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Student teams preparing for a case study competition at a recent Clarion retreat.
CLARION: Trumpeting change
From eNews, June 24, 2004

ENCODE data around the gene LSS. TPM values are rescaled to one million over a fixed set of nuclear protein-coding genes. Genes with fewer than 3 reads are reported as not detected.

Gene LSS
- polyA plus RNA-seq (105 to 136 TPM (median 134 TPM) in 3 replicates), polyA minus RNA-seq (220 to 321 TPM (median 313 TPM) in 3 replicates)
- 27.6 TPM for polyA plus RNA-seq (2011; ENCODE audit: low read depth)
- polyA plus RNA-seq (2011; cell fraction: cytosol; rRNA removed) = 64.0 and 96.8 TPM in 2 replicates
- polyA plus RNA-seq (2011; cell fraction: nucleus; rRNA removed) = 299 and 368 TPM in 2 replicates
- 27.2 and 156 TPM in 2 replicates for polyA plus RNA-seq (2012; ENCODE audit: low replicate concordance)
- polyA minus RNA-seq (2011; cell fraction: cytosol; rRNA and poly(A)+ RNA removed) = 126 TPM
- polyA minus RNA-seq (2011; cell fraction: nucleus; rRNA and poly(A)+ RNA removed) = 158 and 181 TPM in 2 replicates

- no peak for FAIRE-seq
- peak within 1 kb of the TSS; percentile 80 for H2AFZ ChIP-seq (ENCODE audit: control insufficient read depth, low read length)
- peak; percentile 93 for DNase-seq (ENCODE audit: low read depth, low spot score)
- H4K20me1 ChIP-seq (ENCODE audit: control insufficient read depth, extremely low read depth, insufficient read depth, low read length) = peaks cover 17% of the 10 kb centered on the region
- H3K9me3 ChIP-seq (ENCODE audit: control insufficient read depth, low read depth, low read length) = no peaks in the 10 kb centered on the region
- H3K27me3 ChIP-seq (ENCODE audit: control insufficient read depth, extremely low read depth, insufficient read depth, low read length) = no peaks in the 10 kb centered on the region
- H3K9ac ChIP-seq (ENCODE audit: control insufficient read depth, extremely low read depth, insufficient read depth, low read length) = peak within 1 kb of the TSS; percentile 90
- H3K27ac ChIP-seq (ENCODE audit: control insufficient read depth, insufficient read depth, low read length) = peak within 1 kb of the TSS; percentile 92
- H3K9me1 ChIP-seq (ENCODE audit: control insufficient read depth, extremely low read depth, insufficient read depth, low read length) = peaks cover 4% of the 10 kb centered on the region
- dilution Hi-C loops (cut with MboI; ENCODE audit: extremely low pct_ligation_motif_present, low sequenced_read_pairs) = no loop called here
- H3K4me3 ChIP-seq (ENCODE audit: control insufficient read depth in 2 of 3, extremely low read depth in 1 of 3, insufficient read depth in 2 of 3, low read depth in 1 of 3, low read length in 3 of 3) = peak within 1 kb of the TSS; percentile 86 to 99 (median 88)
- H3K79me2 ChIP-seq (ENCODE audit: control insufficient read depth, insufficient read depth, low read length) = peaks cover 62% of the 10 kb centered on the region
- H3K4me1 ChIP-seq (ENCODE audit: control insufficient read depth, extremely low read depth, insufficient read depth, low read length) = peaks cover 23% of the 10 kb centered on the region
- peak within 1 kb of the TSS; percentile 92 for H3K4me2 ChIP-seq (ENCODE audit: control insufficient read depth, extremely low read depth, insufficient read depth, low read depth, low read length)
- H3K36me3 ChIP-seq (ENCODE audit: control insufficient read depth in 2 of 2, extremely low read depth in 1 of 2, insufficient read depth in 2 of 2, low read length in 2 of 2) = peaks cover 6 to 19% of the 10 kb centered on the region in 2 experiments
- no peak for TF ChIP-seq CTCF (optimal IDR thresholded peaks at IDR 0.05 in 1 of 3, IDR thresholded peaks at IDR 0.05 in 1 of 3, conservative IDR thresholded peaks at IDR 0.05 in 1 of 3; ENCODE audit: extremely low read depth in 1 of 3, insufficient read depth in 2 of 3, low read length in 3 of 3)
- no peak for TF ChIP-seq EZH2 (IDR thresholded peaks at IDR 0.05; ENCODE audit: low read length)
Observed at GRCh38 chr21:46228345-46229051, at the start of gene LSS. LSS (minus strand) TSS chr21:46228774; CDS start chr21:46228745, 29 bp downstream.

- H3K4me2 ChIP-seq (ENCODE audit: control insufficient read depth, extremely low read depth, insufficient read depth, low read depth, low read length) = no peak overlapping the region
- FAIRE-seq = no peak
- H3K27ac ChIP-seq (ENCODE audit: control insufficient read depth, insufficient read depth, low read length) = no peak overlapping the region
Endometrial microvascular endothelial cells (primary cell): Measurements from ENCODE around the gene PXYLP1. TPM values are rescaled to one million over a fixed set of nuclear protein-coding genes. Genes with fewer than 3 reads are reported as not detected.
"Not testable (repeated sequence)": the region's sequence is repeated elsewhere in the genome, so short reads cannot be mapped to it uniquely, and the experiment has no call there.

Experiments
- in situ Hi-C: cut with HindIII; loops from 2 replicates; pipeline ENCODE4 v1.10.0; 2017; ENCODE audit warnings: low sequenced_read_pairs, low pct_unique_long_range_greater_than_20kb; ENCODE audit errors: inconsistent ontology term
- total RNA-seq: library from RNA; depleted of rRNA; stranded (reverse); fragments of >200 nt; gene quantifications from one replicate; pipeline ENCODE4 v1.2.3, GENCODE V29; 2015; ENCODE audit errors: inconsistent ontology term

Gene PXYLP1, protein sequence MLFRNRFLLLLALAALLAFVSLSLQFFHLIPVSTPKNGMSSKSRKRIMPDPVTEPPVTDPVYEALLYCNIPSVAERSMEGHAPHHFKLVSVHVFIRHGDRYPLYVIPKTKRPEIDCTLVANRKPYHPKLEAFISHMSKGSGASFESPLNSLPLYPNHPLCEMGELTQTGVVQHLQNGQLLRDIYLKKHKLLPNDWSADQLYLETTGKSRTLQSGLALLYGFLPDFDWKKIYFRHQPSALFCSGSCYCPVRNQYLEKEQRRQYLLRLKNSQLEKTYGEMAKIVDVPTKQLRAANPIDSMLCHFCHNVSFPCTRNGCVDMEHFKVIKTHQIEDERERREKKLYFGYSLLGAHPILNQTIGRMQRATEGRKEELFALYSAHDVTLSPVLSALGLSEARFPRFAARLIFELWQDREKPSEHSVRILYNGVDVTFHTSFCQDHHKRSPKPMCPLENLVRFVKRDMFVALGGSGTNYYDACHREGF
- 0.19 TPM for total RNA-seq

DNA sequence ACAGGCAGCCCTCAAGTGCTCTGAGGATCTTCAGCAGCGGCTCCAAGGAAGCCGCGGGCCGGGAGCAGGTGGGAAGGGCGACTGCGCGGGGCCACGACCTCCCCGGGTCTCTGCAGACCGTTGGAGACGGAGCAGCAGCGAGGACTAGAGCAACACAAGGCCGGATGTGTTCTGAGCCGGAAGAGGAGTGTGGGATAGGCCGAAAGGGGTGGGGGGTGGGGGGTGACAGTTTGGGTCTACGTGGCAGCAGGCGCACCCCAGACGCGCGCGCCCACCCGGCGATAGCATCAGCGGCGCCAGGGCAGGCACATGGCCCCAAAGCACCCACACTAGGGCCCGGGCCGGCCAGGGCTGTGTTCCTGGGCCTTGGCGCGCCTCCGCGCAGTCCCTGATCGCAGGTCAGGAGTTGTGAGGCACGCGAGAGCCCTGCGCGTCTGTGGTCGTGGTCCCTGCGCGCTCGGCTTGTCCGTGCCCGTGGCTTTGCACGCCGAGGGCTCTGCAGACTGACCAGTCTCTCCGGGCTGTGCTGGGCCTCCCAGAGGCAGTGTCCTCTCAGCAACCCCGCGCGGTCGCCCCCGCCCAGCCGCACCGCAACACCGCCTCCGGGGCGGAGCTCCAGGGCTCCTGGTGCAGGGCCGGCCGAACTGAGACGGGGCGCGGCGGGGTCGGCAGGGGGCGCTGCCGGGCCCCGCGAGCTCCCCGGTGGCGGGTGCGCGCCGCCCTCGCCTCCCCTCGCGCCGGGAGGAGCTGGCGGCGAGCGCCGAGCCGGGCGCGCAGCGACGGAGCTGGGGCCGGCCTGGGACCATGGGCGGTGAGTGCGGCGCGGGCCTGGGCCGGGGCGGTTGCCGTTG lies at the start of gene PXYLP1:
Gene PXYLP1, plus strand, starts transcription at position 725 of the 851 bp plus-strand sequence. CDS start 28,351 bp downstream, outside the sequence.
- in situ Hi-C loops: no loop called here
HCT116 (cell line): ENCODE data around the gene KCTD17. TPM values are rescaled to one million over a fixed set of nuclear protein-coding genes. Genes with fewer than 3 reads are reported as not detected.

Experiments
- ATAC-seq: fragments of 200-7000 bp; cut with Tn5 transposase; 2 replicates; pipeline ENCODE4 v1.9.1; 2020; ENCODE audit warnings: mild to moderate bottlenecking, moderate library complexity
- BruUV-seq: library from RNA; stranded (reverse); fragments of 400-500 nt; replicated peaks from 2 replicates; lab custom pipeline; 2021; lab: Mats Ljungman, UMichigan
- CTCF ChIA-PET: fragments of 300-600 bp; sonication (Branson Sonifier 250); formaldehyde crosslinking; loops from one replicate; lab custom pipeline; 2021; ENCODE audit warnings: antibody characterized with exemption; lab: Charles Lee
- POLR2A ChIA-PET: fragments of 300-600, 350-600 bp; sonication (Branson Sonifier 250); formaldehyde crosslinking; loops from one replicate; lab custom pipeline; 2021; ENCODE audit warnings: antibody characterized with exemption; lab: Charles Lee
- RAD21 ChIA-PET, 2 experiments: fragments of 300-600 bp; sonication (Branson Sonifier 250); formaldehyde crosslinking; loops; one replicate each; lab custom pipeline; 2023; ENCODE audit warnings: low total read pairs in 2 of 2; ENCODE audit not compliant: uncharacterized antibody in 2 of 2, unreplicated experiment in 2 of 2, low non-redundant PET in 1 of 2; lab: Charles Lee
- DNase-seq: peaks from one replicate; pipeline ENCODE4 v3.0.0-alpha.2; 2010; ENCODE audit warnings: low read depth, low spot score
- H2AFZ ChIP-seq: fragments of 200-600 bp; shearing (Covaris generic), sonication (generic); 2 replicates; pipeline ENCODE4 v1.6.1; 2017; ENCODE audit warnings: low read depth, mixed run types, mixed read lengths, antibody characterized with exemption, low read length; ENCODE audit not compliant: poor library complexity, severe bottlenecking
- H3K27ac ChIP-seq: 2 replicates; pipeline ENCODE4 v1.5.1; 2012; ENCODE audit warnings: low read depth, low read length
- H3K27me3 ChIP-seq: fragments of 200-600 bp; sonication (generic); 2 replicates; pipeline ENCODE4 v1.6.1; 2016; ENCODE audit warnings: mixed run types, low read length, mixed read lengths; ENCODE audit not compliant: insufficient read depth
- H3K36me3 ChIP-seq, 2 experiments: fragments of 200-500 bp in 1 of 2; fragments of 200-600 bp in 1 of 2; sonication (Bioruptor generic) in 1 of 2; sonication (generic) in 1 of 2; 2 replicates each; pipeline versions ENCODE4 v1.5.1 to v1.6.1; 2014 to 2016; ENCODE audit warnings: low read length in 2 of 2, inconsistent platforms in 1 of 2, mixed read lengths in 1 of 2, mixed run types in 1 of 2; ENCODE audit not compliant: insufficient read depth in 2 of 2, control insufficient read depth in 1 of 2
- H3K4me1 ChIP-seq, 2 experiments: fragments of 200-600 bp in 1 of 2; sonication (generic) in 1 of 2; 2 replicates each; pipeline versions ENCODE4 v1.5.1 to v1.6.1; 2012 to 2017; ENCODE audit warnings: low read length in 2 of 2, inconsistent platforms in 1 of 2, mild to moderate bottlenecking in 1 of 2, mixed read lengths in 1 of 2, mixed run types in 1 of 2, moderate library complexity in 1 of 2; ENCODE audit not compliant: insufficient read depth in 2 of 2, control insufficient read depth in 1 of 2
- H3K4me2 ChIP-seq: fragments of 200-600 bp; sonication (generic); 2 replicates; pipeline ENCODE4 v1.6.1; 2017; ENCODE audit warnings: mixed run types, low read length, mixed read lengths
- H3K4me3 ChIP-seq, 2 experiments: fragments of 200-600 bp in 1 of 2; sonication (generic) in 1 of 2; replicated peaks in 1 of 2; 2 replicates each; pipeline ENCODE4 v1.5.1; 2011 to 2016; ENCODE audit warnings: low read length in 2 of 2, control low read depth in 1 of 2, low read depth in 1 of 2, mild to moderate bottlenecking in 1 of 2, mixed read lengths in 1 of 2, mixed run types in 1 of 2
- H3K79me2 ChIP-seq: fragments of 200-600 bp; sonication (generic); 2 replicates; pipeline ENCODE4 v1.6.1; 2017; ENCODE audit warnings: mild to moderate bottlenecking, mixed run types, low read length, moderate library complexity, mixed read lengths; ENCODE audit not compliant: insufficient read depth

Alison Page says that as a staff nurse she used to wonder: "Who are these people and why are they running my hospital?" Now, as an administrator, the vice president of patient safety for Fairview Health Services is "one of them." The divide between those who work directly with patients and those who manage behind the scenes is a long-standing one, fueled to an extent by a limited understanding about each other's roles. To bridge that gap, University students--future doctors, nurses, pharmacists, and health care administrators--have created the Clinician Administrator Relationship Improvement Organization, or CLARION. The organization wants to build interprofessional knowledge among health care professionals and to lay the foundation for a better health care system. "One of our purposes is to break down those [walls] between and among administrators and health professionals," says Rachael Albertson, a health care administration student at the Carlson School of Management who serves on CLARION's council. "We're all here for a common purpose, to treat patients-whether you are working on the financials or performing treatments." The student-run group was conceived a couple of years ago by Jon Rathbun, then a student in health care administration. Rathbun, now UnitedHealthcare's director of operational performance measurement, says the idea came from debates with his closest friends, who are all clinicians, about what's at the root of health care problems. "We all agree that a core factor is our inability to trust one another's values and skills and to collaborate as professionals," he says. "We feel that the best opportunity to change that from the ground up is to help students learn these skills early in their professional training." Rathbun's vision was buoyed by an Institute of Medicine report, "Crossing the Quality Chasm," which recommends interprofessional education to reduce medical errors and improve patient safety. CLARION's activities include the fun "Friday Night in the ER" game and the serious annual case study competition among interprofessional student teams. With each activity, CLARION members learn cross-professional leadership skills that will serve them well and are not taught in a classroom, says Barbara Brandt, vice president for education in the Academic Health Center. "CLARION is really working to create what the health care system wants to see in the new people we hire," says Brandt. To learn more about the organization, see CLARION.